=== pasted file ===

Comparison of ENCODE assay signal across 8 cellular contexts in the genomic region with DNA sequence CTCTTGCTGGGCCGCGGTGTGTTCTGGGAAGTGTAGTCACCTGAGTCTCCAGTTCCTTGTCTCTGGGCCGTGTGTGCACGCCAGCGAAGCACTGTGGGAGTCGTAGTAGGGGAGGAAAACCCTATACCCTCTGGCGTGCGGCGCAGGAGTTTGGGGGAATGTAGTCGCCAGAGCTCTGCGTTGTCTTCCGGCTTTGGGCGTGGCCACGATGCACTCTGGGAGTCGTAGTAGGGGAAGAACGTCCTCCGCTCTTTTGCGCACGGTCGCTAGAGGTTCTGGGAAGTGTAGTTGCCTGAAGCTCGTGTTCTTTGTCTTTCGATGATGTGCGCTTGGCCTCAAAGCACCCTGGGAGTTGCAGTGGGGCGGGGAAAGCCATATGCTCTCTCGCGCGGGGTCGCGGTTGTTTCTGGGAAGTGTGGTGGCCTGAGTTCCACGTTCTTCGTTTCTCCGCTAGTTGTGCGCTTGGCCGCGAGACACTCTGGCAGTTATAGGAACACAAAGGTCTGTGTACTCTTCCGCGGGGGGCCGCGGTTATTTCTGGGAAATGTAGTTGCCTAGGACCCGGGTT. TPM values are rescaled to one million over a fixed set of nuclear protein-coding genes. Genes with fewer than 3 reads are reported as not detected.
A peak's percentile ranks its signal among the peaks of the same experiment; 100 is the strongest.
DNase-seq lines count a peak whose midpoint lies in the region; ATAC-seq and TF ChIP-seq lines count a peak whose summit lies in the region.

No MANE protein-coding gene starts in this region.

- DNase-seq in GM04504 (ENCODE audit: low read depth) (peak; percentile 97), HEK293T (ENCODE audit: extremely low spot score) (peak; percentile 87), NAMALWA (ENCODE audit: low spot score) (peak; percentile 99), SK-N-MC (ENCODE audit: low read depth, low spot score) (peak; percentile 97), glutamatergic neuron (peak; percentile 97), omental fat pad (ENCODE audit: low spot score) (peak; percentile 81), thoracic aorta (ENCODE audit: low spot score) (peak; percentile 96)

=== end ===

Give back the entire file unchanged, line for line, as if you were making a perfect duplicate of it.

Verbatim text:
Comparison of ENCODE assay signal across 8 cellular contexts in the genomic region with DNA sequence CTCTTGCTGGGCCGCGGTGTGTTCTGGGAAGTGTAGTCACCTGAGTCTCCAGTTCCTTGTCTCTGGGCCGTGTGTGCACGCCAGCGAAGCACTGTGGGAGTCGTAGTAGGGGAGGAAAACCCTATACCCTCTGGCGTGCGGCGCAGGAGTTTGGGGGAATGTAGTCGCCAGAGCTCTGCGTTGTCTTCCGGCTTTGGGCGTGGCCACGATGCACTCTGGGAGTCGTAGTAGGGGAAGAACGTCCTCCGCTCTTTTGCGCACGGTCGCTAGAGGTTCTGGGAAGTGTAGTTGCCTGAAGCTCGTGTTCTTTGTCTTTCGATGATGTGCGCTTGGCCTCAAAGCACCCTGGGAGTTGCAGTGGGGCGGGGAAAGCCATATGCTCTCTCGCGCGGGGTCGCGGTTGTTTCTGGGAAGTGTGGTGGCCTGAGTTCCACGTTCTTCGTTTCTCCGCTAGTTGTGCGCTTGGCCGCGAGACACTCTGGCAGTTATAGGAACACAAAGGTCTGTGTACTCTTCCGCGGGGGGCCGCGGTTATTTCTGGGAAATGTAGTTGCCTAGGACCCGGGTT. TPM values are rescaled to one million over a fixed set of nuclear protein-coding genes. Genes with fewer than 3 reads are reported as not detected.
A peak's percentile ranks its signal among the peaks of the same experiment; 100 is the strongest.
DNase-seq lines count a peak whose midpoint lies in the region; ATAC-seq and TF ChIP-seq lines count a peak whose summit lies in the region.

No MANE protein-coding gene starts in this region.

- DNase-seq in GM04504 (ENCODE audit: low read depth) (peak; percentile 97), HEK293T (ENCODE audit: extremely low spot score) (peak; percentile 87), NAMALWA (ENCODE audit: low spot score) (peak; percentile 99), SK-N-MC (ENCODE audit: low read depth, low spot score) (peak; percentile 97), glutamatergic neuron (peak; percentile 97), omental fat pad (ENCODE audit: low spot score) (peak; percentile 81), thoracic aorta (ENCODE audit: low spot score) (peak; percentile 96)